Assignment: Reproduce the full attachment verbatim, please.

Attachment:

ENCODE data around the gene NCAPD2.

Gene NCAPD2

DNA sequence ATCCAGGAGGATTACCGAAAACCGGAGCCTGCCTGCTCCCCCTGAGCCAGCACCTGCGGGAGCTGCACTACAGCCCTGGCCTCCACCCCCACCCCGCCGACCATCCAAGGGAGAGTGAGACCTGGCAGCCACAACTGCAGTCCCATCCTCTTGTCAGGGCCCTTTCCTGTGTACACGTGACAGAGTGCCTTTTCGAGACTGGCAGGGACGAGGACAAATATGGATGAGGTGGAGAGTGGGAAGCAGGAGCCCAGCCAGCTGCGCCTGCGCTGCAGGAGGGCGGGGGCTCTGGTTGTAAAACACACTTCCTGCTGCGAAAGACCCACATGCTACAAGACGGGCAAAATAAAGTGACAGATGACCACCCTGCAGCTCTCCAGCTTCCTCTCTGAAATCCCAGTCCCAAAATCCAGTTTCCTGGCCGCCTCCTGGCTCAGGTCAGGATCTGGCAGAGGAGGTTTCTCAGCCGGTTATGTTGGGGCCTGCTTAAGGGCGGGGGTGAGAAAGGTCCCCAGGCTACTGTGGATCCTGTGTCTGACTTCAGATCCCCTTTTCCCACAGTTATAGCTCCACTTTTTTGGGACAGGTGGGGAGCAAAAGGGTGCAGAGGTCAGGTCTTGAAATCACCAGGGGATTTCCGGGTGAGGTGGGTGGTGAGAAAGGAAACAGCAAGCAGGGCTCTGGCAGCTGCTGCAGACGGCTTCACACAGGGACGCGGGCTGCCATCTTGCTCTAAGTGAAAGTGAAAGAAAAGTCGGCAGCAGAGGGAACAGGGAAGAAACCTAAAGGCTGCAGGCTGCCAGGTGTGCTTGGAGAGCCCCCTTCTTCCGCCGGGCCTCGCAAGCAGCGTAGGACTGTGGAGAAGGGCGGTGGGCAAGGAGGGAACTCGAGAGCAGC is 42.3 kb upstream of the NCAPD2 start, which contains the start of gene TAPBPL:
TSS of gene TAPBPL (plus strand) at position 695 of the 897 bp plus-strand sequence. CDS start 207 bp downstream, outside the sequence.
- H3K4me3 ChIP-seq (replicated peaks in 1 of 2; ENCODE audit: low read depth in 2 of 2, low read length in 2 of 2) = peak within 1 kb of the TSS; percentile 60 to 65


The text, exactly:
ENCODE data around the gene NCAPD2.

Gene NCAPD2

DNA sequence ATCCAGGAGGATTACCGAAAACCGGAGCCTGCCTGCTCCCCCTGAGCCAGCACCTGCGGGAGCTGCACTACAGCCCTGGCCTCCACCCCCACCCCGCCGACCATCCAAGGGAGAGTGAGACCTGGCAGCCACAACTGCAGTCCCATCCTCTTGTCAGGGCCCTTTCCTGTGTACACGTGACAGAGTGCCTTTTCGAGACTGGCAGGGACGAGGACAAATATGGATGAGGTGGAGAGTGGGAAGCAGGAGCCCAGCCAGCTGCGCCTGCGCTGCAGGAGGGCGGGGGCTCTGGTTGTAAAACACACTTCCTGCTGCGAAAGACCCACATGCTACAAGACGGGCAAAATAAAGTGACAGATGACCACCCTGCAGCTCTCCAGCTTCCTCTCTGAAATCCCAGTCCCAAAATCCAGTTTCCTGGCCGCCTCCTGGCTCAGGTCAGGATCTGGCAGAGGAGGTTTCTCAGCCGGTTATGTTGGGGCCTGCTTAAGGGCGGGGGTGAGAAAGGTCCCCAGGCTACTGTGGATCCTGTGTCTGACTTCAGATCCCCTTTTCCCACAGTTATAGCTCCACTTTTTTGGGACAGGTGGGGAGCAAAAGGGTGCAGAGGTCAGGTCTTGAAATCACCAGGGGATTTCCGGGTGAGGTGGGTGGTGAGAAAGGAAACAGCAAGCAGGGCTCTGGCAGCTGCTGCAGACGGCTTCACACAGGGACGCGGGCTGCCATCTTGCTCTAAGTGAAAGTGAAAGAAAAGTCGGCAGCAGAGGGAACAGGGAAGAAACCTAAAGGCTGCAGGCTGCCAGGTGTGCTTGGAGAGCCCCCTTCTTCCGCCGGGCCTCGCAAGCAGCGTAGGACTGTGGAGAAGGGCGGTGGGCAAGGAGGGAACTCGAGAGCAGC is 42.3 kb upstream of the NCAPD2 start, which contains the start of gene TAPBPL:
TSS of gene TAPBPL (plus strand) at position 695 of the 897 bp plus-strand sequence. CDS start 207 bp downstream, outside the sequence.
- H3K4me3 ChIP-seq (replicated peaks in 1 of 2; ENCODE audit: low read depth in 2 of 2, low read length in 2 of 2) = peak within 1 kb of the TSS; percentile 60 to 65